If you collect modern first editions, you have probably encountered Book Club editions pretty frequently. Collectors frequently ask whether Book Club editions are first editions, and whether these volumes have any additional value. Book Club editions are generally differentiated from trade editions, and some people collect specific trade editions.
There are some notable exceptions in which the book club edition may actually be the first edition, such as with Pierre Boulle's La Planète des Singes (The Planet of the Apes), pictured at left, where the true first French edition of the original text is also the book club edition for Le Cercle de nouveau livre. But this is the exception, rather than the rule.
Before Book Clubs, Bluestockings
For as long as books have existed, people have gathered to discuss them. These often ad hoc reading groups grew even more prevalent with the invention of the printing press, which brought books to a wider audience. Books were still expensive, so it wasn't uncommon for people to pool their money to buy a book to share. Eventually this trend would evolve into the formation of library societies. In the United States, the first such organization was the New York Society Library (founded in 1754), closely followed by the Boston Library Society. Similar paid libraries popped up around the country over the next century, and some still exist today as literary societies or social organizations.
Meanwhile, in the seventeenth and eighteenth centuries, the literary salon became quite popular. Salons proved an excellent means for women to gain the intellectual stimulation and autonomy they sought. Women would host the events and invite their female friends. Usually a male luminary would be invited to be the guest speaker for the evening. Eventually salons became gatherings for leading socialites, intellegentsia, and politicians. The women who attended earned the nickname "bluestockings," which by 1863 had come to mean "pedantic or ridiculously literary ladies," at least according to the 1863 New American Cyclopedia.
Book Clubs Democratize Education
The first American book club as we think of the groups today was formed in 1877, in Mattoon, Illinois. Unlike the salon, this book club was open to members of the community, regardless of socioeconomic status or educational background. The book club came to be seen as a means of giving the working class access to higher culture and education. Boston's Saturday Evening Girl's Club, founded in 1899, catered to the intellectual needs of working-class women and girls in the city's north end, who usually had little or no access to formal education.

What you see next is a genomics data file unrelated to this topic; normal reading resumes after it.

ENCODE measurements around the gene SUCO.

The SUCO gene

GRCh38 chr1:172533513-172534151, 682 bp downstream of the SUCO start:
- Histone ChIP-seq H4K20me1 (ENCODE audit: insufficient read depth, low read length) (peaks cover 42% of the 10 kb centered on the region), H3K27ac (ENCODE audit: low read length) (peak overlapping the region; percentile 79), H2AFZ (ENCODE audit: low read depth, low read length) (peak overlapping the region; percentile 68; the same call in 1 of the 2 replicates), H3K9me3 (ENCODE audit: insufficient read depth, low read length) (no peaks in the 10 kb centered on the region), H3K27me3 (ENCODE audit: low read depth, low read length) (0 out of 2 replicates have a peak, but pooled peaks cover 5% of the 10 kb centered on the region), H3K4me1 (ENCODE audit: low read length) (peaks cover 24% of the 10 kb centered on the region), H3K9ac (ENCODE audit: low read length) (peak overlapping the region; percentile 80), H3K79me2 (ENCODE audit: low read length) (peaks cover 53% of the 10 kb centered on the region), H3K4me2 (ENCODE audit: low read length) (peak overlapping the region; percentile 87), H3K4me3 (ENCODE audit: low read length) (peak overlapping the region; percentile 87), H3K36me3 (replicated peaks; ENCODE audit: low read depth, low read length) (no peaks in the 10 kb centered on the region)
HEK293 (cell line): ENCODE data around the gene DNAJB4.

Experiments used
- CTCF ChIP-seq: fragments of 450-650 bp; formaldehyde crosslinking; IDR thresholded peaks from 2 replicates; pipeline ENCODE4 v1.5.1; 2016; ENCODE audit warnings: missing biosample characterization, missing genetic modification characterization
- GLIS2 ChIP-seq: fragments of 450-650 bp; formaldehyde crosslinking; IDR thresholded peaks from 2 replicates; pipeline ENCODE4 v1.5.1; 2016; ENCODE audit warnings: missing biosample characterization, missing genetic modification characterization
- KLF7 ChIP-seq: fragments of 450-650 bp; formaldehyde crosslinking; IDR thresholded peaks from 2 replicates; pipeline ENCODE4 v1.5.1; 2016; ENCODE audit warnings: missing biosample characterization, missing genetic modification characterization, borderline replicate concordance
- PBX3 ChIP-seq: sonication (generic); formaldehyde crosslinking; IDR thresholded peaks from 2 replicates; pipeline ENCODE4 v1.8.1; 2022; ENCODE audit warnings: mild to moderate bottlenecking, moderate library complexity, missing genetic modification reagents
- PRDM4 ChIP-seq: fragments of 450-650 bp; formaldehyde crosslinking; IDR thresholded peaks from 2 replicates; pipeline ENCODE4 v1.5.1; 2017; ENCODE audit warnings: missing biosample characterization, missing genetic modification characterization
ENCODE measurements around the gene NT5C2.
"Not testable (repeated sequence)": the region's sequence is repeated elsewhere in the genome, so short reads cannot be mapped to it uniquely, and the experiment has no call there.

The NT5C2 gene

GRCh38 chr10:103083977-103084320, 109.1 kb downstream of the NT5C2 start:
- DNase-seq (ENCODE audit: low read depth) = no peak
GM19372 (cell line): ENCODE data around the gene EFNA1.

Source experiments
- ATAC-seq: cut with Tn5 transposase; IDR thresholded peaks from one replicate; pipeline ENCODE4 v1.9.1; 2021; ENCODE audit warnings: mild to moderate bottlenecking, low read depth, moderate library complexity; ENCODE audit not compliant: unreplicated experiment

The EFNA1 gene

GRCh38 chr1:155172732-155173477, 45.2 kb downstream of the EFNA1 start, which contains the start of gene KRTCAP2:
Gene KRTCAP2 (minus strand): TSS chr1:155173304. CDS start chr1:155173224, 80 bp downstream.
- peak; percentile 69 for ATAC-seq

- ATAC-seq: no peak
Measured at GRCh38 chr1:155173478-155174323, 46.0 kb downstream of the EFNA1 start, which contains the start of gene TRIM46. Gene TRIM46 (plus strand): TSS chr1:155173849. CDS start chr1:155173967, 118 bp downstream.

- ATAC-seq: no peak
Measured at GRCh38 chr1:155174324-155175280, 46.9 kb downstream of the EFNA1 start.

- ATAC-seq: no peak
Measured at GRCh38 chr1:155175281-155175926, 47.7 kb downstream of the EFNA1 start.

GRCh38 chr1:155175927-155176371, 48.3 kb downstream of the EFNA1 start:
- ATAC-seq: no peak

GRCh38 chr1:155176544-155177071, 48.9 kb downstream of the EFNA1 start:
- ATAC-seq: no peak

Improvements in printing technology both fueled interest in book clubs and supported it. In the 1870's and 1880's, books were increasingly sold by subscription. And from 1880 to 1900, three times as many books were published as were published before the Civil War. Then the 1920's brought new economic growth, and the book club acted as a sort of doorway to mainstream social progress. The Literary Guild was founded in 1921; the Book-of-the-Month Club in 1926.
Popular Selections with Critical Acclaim
By 1947, there were over three million book-club members in America. That year, the Great Books Foundation was launched by two University of Chicago scholars. Its aim: "the noble work of self-improvement." The Foundation offered guided discussion on canonical texts. Then in 1951, Columbia University professors Lionel Trilling and Jacques Barzun teamed up with celebrated poet WH Auden to start the Readers' Subscription Club, whose purpose was, in the words of Barzun, "to create an audience for books that otehr clubs considered to be too far above the public taste." Thus book clubs had again veered back to the scholarly elite.
But America's level of education was also changing. In 1920, there were 600,000 people enrolled in college. Only thirty years later, that number had ballooned to more than two million. Thus, that lofty goal of democratizing high culture, a popular ideal of the late nineteenth and early twentieth centuries, had essentially been attained. A correlation of national bestsellers, book club selections, and critically acclaimed literature indicates that more and more book clubs were in fact choosing "high brow" books.
Today, thanks to the internet, book clubs can meet both in person and online. It's difficult to count exactly how many people participate in them. For collectors, the designation of "Book Club edition" can be a confusing one.